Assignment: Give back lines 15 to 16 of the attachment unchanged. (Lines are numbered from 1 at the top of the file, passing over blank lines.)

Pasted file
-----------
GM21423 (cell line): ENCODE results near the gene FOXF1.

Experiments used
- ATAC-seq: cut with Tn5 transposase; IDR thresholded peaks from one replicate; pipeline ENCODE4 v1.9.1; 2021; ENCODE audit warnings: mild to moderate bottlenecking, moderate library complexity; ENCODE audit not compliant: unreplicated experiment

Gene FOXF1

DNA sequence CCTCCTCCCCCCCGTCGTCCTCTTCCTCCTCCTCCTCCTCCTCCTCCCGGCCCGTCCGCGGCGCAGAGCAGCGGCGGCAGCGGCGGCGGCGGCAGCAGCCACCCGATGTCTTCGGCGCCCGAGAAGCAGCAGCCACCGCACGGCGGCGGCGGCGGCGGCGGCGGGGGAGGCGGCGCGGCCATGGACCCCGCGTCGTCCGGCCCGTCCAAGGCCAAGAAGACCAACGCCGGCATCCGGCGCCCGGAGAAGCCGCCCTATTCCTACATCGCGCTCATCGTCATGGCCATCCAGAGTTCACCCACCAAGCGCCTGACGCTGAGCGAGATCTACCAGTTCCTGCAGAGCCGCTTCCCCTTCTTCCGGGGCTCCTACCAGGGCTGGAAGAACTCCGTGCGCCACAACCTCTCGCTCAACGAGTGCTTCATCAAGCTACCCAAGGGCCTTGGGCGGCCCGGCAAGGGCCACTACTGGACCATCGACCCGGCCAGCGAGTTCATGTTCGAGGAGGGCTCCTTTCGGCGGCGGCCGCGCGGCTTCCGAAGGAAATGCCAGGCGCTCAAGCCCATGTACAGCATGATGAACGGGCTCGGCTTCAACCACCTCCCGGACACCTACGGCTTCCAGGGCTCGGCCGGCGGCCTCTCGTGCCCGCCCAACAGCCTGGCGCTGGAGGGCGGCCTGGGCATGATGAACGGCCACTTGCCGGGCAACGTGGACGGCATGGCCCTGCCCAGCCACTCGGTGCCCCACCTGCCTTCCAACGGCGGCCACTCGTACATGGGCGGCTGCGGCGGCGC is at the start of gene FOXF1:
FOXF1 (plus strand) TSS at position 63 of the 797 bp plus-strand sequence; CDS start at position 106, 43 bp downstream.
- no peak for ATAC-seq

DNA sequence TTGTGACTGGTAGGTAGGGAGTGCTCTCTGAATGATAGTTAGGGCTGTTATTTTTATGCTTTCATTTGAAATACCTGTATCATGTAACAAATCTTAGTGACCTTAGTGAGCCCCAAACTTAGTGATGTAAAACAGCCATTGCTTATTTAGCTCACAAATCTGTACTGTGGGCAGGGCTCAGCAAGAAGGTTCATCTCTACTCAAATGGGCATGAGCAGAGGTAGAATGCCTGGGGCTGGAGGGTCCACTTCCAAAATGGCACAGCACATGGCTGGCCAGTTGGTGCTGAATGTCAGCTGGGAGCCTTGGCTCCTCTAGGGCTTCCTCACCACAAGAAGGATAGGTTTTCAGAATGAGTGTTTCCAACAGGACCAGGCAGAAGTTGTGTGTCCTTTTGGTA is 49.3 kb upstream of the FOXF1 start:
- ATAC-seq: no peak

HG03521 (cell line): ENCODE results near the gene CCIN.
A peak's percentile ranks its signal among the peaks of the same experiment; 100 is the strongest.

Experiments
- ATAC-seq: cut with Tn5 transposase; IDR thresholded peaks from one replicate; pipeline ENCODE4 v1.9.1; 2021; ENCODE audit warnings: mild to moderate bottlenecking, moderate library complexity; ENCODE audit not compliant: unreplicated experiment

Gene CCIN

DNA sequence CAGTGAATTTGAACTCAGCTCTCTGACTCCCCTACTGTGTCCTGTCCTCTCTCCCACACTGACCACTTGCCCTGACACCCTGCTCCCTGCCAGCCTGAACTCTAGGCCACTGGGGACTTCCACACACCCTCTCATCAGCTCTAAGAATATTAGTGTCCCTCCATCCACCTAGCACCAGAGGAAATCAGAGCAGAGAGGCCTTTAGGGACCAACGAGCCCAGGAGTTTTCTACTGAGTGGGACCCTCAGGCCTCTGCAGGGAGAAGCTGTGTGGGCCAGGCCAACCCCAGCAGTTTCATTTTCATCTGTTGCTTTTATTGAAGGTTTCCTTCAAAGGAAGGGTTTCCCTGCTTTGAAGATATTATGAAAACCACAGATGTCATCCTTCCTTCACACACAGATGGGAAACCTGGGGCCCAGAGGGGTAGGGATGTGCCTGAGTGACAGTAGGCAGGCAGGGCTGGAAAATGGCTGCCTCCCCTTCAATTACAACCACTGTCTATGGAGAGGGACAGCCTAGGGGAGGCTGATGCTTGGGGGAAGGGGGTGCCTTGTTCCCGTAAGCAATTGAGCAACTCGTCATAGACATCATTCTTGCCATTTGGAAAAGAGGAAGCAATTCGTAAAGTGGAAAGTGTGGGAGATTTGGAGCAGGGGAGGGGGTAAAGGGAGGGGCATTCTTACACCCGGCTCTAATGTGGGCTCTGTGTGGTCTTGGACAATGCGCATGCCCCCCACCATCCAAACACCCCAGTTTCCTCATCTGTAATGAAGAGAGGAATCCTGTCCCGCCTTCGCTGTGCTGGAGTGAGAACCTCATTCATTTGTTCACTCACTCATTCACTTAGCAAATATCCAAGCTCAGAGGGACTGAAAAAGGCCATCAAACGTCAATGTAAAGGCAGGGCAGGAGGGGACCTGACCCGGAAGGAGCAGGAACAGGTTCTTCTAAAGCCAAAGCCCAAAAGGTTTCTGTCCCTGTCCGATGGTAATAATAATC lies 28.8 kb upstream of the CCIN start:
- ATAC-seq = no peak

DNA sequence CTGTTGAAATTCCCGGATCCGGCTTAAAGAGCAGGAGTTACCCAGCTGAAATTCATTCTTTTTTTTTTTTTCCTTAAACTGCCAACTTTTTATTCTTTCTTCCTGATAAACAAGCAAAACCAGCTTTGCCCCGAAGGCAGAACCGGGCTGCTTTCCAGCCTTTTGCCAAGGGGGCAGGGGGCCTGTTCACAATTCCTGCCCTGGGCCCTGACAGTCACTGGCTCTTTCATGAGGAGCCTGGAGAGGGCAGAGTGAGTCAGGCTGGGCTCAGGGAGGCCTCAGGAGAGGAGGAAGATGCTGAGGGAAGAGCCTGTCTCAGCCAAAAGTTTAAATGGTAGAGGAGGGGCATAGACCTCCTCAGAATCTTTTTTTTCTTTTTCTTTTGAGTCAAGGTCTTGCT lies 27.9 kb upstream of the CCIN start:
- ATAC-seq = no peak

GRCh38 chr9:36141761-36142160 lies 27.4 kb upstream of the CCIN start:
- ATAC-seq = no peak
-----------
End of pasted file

DNA sequence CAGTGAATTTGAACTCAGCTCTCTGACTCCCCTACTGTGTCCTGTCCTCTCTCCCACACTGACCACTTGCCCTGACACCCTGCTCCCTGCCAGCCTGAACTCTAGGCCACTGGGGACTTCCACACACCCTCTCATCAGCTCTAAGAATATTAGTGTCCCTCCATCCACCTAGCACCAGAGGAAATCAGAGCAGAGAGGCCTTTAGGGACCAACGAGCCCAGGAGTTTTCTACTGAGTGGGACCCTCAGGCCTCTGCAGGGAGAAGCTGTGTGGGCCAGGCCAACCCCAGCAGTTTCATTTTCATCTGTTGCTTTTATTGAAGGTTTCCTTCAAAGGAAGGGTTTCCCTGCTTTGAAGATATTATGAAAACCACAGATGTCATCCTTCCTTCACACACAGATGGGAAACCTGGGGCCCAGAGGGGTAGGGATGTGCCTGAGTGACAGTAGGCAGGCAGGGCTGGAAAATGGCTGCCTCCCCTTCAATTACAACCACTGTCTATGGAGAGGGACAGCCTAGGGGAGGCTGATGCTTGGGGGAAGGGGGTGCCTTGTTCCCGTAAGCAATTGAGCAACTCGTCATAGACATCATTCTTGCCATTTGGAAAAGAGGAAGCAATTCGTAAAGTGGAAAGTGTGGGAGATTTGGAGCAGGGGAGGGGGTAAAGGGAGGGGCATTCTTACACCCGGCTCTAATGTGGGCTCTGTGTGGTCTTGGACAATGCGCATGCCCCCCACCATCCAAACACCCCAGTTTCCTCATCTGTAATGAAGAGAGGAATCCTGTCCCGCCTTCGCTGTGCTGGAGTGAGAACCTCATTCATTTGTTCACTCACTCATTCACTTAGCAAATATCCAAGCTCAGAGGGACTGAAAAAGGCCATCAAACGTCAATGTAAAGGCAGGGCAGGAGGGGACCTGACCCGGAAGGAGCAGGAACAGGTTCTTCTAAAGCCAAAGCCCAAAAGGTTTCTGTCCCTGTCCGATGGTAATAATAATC lies 28.8 kb upstream of the CCIN start:
- ATAC-seq = no peak